Everyone wants a piece of Carmelo Anthony right now, they want to know where he’s going, with whom he’d sign an extension. Considering New York is a very likely destination for Carmelo, it’s no surprise that last week the New York Times wrote a piece on Carmelo. Jonathan Abrams examined more than just the likelihood of each of the prospective locales, he delved into Carmelo’s youth and ran across another player that Clipper fans will recognize, Rasual Butler.
In seventh grade, Anthony spotted Rasual Butler, now with the Los Angeles Clippers, at a basketball tournament. At the time, Butler was a high school all-American from Philadelphia and five years older than Anthony. Anthony challenged Butler to play one-on-one, and Butler obliged again and again.
“He hated to lose,” Daniel said. “And I’ll tell you what: Rasual Butler had to take him in the paint to beat him.”
The article went on, but I wanted to know how Rasual remembered that time, and how Carmelo developed, so I asked him.
“Why would they want to talk about that?”
Rasual smiled while he said it. I told him that people wanted to know about the formative moments of players because those stories add to the legend of players. He obliged with some historical perspective.
“Yeah, well, you know I’m from Philly, he’s from Baltimore. Born in New York, but he went to school in Baltimore. We played against each other in different camps, played against one another in AAU basketball. He’s one of my good friends, you know, he’s a little younger than me but he was always really good, especially when he hit his growth spurt. That’s when he really became a player,” Rasual said.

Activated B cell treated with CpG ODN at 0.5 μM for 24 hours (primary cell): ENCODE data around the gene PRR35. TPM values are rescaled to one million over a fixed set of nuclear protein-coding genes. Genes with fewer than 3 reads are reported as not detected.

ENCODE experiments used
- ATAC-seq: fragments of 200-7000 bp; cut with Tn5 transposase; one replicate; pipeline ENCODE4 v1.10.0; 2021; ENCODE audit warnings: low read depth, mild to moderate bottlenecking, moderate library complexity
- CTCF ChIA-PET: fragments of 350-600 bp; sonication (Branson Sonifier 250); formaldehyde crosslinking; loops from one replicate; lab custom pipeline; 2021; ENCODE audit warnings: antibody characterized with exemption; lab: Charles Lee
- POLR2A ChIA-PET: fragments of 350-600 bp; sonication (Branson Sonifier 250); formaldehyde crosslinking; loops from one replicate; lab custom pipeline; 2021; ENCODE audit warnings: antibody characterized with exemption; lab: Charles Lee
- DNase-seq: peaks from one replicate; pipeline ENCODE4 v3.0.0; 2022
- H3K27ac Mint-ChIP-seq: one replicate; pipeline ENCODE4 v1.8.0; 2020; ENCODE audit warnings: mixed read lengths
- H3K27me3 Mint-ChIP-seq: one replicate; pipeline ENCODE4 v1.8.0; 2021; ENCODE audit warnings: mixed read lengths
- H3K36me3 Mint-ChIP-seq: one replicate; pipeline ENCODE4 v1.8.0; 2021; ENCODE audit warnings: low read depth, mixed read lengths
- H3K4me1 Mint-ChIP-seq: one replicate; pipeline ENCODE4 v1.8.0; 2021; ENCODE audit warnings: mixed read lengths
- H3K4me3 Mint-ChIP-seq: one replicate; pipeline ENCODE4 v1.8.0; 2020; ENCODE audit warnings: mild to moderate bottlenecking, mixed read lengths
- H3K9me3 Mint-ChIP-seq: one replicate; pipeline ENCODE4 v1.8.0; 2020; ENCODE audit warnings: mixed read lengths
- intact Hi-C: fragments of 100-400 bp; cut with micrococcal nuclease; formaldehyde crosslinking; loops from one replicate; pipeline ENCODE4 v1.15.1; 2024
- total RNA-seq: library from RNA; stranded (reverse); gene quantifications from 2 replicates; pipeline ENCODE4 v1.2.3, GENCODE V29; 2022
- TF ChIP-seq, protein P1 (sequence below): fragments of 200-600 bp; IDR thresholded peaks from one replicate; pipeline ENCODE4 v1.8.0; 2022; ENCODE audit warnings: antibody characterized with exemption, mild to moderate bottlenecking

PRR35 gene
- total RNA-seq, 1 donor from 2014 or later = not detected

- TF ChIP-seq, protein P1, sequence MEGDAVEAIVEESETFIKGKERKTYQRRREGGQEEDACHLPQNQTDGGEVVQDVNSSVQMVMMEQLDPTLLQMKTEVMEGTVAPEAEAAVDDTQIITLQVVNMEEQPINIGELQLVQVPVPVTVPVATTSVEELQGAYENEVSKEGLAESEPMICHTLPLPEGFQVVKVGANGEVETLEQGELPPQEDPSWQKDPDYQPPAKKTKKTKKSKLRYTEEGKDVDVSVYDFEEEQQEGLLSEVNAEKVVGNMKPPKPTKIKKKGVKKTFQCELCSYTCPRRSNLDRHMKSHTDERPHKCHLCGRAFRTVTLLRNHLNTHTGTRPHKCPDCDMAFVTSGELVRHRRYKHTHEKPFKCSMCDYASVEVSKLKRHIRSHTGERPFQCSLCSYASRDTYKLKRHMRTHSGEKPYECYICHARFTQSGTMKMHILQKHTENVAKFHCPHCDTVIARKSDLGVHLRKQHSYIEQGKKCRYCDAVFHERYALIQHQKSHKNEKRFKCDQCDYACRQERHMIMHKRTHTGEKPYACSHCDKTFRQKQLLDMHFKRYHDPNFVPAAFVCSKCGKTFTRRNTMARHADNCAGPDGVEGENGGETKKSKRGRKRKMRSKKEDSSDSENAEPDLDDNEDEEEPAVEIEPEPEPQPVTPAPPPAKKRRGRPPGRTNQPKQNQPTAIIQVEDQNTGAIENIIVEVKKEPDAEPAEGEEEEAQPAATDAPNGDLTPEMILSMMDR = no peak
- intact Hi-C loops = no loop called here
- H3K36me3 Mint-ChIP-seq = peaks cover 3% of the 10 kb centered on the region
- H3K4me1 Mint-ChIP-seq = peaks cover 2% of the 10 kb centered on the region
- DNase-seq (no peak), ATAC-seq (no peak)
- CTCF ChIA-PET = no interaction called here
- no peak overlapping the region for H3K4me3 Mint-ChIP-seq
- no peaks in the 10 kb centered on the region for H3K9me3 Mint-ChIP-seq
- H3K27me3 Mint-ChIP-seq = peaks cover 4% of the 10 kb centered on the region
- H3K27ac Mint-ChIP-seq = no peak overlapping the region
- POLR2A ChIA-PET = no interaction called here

“I remember he was like 6’3” and then he jumped up to 6’8” in a year or so, might have been around his sophomore or junior year, if I remember correctly. He’s always been a really good basketball player, works really hard, and it shows in his game.”
Understanding the age difference, I asked if Rasual ever had a mentoring role with ‘Melo.
“Well, I’ve known him a while but I wouldn’t say I was a mentor to him, but you travel with guys, you interact with guys. I’ve alwasy had a lot of respect for him, he’s always had a lot of respect for me.”
With the emphasis of those games being Rasual’s need to take Melo to the paint, it begged the question of how Melo has developed his game since then.
“He’s more of a power player, plays above the rim, always been able to handle the ball well. He’s a handful. He can really score the ball well, he’s one of the best scorers in our league.”
Now, we’ll all wait to see where Melo ends up.